JOURNAL ARTICLE
REVIEW

Asenapine for schizophrenia and bipolar disorder: a review of the efficacy and safety profile for this newly approved sublingually absorbed second-generation antipsychotic

L Citrome
International Journal of Clinical Practice 2009, 63 (12): 1762-84
19840150

OBJECTIVE: To describe the efficacy and safety of asenapine for the treatment of schizophrenia and bipolar disorder.

DATA SOURCES: The pivotal registration trials were accessed by querying http://www.pubmed.gov, http://www.fda.gov and http://www.clinicaltrials.govfor the search terms 'asenapine' or 'ORG 5222'.

STUDY SELECTION: All available clinical reports of studies were identified, as well as preclinical animal and receptor affinity studies that describe potential mechanisms of action. Extensive documents available from the US Food and Drug Administration and Schering-Plough Corporation as posted on http://www.fda.gov provided much of this data. Product labelling also provided additional information.

DATA EXTRACTION: Descriptions of the principal results and calculation of number needed to treat (NNT) and number needed to harm (NNH) for relevant dichotomous outcomes were extracted from the study reports and synopses. Additional safety outcomes subject to NNH analysis were obtained from product labelling.

DATA SYNTHESIS: A sublingual formulation of asenapine has received regulatory approval for the acute treatment of schizophrenia and manic/mixed episodes of bipolar I disorder. Bioavailability is 35% when taken sublingually, but < 2% if ingested. Similar to other second-generation antipsychotics, asenapine's binding profile includes 5-HT2A and D2 antagonism. Binding at the alpha-1 adrenergic and histamine H1 receptors predicts asenapine's propensity to cause orthostasis and sedation in some patients. Efficacy in the treatment of acute schizophrenia is supported by 2 of 4 completed phase II/III randomised, placebo and active-controlled 6-week trials, principally at a dose of 5 mg bid. Responder analysis for one of the studies reveals a NNT of asenapine vs. placebo of six for response as defined by a minimum of a 20% decrease in the Positive and Negative Syndrome Scale total score from baseline, and a NNT of 8 for the threshold of a 30% decrease. Efficacy in the treatment of manic or mixed episodes of bipolar I disorder is supported by 2 of 2 completed phase III randomised, placebo and active-controlled 3-week trials and by a 9-week extension trial. The dose tested in the bipolar trials was 10 mg bid. Longer-term studies have been completed in patients with schizophrenia or bipolar disorder, but complete results have not yet been published. Asenapine has a relatively favourable tolerability profile. For the patients with schizophrenia, the NNH values for asenapine vs. placebo for commonly observed adverse reactions were 13 (95% CI 8-30) for akathisia (10 mg bid), 20 (95% CI 13-50) for oral hypoesthesia (5 mg bid) and 13 (95% CI 8-32) for somnolence (5 mg bid). For patients with bipolar disorder, the NNH values for asenapine 5-10 mg bid vs. placebo were 6 (95% CI 5-9) for somnolence, 13 (95% CI 9-25) for dizziness, 20 (95% CI 13-56) for extra-pyramidal symptoms (EPS) other than akathisia and 25 (95% CI 16-71) for increased weight. Asenapine is associated with a lower frequency for EPS than haloperidol. Asenapine has a mild effect on the ECG QT interval similar to that seen with quetiapine. Asenapine's effect on prolactin is similar to that observed with olanzapine. Asenapine has a more favourable weight gain and metabolic profile compared with olanzapine.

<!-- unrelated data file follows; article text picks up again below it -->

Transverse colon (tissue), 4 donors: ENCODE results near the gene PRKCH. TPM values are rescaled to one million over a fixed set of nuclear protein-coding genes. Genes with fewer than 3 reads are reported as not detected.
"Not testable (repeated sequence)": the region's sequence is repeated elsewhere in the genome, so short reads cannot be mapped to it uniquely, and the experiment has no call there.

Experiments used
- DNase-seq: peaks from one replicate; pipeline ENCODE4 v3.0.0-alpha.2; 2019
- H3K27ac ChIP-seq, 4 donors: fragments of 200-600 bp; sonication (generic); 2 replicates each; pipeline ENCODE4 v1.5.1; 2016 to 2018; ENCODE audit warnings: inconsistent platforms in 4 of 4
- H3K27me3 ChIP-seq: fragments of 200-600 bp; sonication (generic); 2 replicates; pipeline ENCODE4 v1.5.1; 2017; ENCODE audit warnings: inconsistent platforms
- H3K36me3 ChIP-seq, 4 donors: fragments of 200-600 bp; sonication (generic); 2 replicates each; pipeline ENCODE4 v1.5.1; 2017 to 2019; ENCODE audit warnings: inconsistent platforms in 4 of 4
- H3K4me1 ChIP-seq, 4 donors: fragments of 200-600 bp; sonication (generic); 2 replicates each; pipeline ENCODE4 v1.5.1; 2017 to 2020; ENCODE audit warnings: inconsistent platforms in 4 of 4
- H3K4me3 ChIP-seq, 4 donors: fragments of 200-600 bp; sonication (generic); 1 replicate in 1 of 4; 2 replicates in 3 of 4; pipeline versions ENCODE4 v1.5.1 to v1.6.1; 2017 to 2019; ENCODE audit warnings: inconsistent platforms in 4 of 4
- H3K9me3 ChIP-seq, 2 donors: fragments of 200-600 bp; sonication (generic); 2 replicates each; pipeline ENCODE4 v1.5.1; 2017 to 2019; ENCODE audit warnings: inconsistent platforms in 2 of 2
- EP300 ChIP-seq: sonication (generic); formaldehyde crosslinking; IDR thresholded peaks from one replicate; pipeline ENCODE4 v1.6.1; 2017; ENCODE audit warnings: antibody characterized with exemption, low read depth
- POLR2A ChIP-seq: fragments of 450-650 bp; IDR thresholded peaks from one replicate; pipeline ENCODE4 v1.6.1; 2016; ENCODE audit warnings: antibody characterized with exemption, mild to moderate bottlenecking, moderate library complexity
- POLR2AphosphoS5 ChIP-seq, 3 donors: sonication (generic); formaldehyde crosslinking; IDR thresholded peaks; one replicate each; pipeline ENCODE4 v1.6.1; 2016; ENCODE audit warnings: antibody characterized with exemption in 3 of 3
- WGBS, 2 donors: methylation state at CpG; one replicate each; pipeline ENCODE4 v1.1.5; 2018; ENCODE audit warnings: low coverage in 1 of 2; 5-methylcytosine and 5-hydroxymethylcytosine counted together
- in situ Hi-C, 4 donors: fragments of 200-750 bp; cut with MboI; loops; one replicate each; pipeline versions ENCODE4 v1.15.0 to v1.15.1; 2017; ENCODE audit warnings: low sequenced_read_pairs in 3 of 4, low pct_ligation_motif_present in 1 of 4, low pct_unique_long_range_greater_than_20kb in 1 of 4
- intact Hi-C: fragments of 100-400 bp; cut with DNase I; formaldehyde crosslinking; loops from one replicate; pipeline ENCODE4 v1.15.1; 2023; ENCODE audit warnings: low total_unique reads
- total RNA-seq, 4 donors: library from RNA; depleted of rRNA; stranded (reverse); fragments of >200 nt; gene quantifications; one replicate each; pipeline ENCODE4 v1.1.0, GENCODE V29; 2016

CONCLUSIONS: Asenapine sublingual tablets are a new option for the treatment of acute episodes of schizophrenia and for the treatment of acute manic or mixed episodes of bipolar I disorder. Although there is no evidence for asenapine's efficacy to be superior to currently available agents, asenapine's favourable weight and metabolic profile are of clinical interest. A caveat is that the data reviewed regarding asenapine are from its manufacturer. No independent studies of asenapine's efficacy or safety are available. Obstacles to the use of asenapine are the recommendations for twice daily dosing and the need to avoid food or liquids for 10 min after administration. As asenapine's bioavailability is very low if ingested, asenapine is unique among the antipsychotics, in that it needs to be swallowed to be covertly 'cheeked'.

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